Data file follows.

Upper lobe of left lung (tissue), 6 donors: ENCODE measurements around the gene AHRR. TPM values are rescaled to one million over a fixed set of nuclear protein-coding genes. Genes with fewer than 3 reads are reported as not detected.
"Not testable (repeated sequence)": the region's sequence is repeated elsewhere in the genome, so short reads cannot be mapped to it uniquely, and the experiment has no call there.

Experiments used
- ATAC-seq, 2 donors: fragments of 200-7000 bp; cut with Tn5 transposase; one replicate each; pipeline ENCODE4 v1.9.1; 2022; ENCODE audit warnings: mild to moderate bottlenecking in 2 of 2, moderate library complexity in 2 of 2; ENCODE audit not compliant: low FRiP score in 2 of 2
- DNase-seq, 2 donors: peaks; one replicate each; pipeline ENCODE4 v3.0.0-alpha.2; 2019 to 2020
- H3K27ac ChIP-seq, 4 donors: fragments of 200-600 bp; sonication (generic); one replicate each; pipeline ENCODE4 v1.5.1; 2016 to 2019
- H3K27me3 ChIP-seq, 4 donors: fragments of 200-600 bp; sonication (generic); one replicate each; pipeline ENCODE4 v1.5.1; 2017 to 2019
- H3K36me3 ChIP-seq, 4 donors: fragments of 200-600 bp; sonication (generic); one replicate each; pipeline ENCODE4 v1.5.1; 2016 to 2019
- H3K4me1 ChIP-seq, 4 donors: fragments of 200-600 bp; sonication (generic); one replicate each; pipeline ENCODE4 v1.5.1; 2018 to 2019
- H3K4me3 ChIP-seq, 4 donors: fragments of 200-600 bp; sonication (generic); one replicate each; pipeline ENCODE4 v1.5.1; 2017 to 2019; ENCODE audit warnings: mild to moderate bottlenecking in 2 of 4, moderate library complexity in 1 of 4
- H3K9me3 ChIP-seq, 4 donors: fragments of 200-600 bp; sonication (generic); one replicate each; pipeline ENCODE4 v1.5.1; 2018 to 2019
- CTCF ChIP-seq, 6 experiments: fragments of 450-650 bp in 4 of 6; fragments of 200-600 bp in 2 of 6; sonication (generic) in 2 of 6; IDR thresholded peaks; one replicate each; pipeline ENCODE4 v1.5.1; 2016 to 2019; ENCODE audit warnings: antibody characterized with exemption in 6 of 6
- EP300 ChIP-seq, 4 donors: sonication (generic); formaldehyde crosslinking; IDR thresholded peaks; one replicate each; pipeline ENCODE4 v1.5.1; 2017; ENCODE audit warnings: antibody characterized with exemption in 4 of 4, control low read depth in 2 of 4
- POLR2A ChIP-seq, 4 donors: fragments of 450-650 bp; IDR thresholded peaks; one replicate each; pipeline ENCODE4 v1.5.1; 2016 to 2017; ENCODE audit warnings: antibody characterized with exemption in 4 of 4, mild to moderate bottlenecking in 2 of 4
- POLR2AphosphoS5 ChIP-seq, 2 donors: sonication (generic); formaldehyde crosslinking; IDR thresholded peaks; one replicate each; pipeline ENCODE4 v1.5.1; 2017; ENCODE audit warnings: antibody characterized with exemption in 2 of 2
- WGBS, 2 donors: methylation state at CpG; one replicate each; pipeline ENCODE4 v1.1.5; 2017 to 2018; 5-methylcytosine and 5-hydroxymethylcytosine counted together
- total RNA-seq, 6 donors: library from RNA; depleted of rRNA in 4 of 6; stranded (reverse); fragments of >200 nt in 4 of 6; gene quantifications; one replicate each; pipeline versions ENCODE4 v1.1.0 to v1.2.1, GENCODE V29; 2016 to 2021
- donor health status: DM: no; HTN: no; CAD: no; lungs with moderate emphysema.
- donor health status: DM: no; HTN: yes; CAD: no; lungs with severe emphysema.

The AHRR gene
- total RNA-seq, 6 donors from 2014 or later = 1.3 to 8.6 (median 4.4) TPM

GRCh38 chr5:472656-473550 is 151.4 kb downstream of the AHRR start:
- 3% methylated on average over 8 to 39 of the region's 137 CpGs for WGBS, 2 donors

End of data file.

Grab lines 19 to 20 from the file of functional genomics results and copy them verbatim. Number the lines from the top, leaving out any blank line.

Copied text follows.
- donor health status: DM: no; HTN: yes; CAD: no; lungs with severe emphysema.

The AHRR gene